Here is a restoration which is nearing its end, a really great machine that Mercurio.
I placed the pressostat under the drip tray order to set the heating without opening the machine.
Electrical wiring and approved safety valve.
Mounting of the v seal of the piston rod, and piston seals.
On this group the water inlet holes are placed above the seal when piston is down, and below the lower seal when the piston is up. Not thought to take more pictures but some holes too are drilled at the bottom of the piston for the bottom joint. And also at the top to improve passage of water under pressure inside of the lip and pushing it on the group’s shirt. After the photo I finally decided to put a w seal at the top, this way there is two lips oriented to the descent of the piston and I hope it is better for durability.
All the pictures of this post are of a friend. Arstistic vision of my work and the machine.
Today I resumed work on the Mercurio. The discharge tube was desoldered, I resoldered and repainted.
I’ve often noticed that nobody said anything about “radiator” connections which connect the water inlet and hot water taps. I suspect many do not care about their condition. I wanted to know how it was done so I dismounted and do not regret, they were very rusted. Can not find this type of connection in brass or stainless steel 3/4 female 3/8male so it will be home made. A 1/2m 3/4f fittings and joints to weld 3/8, sawing drilling soldering and voila 😉
How restore a 60 years old machine without removing its history ?
It is very easy to make completely re plate one machine a bit shabby, and it is less work. But the charm of restoration isn’t it ultimately a question of balance ?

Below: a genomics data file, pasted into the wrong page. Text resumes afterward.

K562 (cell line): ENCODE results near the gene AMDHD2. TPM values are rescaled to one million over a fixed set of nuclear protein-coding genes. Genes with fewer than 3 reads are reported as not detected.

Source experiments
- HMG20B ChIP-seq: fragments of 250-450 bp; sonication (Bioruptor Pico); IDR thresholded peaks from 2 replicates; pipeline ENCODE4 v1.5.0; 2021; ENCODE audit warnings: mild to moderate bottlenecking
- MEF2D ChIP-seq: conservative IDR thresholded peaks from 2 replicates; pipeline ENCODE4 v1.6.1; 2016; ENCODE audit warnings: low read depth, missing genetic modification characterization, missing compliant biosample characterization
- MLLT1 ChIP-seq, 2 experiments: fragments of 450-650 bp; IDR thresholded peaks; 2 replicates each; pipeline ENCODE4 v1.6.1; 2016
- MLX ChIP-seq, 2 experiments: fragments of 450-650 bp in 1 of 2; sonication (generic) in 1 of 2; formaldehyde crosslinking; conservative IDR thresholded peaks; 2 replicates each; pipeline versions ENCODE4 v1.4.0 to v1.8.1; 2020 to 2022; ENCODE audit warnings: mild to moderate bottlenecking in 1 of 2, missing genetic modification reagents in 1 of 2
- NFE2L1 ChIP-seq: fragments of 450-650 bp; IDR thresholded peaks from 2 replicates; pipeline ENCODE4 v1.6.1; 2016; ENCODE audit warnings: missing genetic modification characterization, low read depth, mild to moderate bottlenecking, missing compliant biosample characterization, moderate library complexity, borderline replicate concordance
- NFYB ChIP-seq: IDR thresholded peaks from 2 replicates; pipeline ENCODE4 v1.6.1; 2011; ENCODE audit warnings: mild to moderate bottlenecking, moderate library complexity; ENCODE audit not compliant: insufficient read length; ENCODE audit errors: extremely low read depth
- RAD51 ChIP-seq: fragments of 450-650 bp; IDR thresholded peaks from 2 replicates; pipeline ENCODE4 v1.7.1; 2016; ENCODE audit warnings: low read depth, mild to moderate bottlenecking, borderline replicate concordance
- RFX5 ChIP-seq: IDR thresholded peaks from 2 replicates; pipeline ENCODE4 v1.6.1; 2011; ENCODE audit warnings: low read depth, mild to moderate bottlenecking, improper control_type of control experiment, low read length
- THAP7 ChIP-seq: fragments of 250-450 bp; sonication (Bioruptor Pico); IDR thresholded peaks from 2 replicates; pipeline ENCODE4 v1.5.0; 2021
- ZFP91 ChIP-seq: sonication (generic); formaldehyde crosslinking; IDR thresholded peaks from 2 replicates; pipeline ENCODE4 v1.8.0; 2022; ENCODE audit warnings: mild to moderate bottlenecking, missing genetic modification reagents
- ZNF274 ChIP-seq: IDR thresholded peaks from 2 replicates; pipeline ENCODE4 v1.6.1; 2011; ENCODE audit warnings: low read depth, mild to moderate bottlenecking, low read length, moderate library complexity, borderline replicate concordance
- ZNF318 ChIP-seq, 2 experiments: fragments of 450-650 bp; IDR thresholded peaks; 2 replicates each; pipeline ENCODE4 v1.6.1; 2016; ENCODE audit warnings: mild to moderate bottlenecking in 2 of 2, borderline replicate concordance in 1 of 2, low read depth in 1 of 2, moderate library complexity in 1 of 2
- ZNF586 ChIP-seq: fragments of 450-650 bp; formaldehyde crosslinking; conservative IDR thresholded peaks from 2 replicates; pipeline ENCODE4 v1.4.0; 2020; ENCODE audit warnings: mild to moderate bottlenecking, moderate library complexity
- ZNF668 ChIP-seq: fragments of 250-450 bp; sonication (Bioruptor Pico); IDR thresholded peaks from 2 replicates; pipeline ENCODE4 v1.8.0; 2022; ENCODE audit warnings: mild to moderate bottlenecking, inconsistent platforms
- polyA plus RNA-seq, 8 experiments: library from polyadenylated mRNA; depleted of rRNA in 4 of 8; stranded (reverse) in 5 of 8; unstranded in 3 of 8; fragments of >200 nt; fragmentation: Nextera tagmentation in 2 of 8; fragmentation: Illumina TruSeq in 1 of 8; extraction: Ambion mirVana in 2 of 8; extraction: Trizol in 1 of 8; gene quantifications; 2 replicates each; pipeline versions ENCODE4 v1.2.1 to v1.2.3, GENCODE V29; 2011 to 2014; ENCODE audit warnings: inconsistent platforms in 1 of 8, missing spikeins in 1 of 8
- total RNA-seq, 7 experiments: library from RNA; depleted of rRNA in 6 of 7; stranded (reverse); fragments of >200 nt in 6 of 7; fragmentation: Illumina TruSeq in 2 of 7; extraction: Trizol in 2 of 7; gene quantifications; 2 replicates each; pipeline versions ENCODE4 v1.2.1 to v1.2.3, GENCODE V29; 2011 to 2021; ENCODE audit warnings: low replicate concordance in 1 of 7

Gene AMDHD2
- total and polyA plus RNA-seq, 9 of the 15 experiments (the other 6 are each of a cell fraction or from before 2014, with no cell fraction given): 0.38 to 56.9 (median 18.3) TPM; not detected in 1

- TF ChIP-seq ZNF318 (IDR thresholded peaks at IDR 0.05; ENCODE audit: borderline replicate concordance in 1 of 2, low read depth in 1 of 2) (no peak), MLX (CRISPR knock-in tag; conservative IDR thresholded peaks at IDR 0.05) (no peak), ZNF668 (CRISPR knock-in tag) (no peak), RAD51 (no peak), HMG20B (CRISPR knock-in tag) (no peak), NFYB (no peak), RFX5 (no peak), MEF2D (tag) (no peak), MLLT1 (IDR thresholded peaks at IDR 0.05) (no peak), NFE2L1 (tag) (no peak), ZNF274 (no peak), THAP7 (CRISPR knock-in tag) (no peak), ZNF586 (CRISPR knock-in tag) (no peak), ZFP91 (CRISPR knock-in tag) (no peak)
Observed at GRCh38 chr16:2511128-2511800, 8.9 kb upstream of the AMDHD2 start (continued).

When I look at my Faema Mercurio closely, I see very many dents, thousands of fine scratches, a bunch of small defects it should be tempting to completely remove.
And when I finally allow myself to watch it with one other eye than technique, I see a story, a past. Also an elegance i’m sure it didn’t have when was new. Because it was just a working tool as are all these machines we collect, whereas today it has its history over, its patina.
I long to start reassembling, I started to treat the dressing elements, I hope the result will be balanced because I spent a lot of time.
Second part of the day, a beautiful work that begins, Italian machine that was made in Nice in France, a beautiful Faema Mercurio.
First photos. In fairly good condition it still lacks some parts, front nose and plexi, as well as the plexi of the cup heater. Great challenge, we have to find a way to change all that. I love this kind of challenge.
Beginning of dismantling.
For now at least this old machine does not make me too much misery, I am fortunate that it has been restored I think there are under 20, even if such restoration was only partial, it permits that I find myself today with screws and nuts in good enough shape to be removed without much damage. The studs of the group to the boiler in my opinion had not been replaced, all rusting, I did not touch them yet.
I’m very happy, the group is in an incredible condition, the spring looks new, and the sleeve has almost no trace, that Mercurio did not have to do a lot of coffee before retiring.
Pictures now 😉